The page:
For more than a decade, publications such as Fortune, Business Week and hundreds of books have stressed the human side of change, infrastructure, customer focus, boundaryless and learning organizations, innovation and out-of-box thinking, and cultural transformation. Executives continue to send their employees off to Six Sigma, Lean or Kaizen boot camps to learn the tools, but they are often disappointed with the lack of results. Executives who develop a working knowledge of Six Sigma, Lean and Kaizen are much better prepared to build the right infrastructure and lead their organizations to both financial and human success.

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Comments

rockrgk

Explantation are really good

Reply
Terry Moran

I looked up some info on 6 sigma to understand some verbage on a technical contract I will be starting at MGH. Thank you for making this easy to understand, Mr. Burton.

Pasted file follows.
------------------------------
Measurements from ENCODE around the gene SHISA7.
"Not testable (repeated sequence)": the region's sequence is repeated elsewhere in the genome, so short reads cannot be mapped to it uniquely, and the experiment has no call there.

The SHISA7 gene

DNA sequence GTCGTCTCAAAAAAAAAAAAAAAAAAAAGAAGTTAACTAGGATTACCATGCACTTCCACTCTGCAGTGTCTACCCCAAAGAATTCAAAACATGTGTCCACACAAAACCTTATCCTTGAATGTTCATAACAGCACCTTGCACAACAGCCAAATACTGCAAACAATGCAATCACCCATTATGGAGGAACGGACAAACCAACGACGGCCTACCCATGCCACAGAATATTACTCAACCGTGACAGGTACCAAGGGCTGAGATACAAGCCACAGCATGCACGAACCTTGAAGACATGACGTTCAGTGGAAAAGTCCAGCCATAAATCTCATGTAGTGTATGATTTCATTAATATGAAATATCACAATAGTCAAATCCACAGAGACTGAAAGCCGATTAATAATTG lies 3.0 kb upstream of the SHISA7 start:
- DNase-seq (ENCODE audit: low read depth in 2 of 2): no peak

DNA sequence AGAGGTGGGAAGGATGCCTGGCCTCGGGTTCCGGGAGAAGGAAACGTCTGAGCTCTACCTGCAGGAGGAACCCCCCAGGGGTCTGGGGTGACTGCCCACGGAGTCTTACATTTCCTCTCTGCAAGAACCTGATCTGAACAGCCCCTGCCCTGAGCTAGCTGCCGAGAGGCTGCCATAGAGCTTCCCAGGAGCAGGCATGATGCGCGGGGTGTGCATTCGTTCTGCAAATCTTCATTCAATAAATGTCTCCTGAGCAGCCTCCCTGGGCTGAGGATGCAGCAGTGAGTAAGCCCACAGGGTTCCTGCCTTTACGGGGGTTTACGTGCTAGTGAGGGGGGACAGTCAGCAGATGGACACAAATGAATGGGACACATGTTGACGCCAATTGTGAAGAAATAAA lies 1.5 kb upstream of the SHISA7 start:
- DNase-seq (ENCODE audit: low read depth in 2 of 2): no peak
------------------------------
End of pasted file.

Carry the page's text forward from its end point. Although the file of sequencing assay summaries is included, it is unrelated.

Reply
Fred

Six Sigma in it’s purest form is a fantastic program. However, having lives through the training and implementation for more that 10 years in a multi national company, our govt. should save our money. It has to be the equivalent to the worst program in the world and is like putting money through a food processor. Why, because managers don’t want to run it as designed and workers can’t find time to do the annual projects required. They will wind up doing them on govt time when they should be working at their specific jobs.
The training classes will most likely be administrated by a contractor at a very high cost to the tax payer and the people won’t remember what the program is about by the time they get back to their office. This is not a one day class….it’s continues for the life of the program, or until management figures out they are not getting much bang for their buck.
Several of the Republican candidate have brought up as one of their items to improve productivity is six sigma. It was bad enough in the private sector, but once the govt. bureaucrats get hold of this, it will very soon turn into SICK SIGMA.

Reply
Matias

To understand Kaizen you need to understand Japanese Philosophy.
Kaizen is quick, simple and pure. Not sure why Occident has changed this into a group of processes impossible to follow up. The more complex the process the more waste you produce.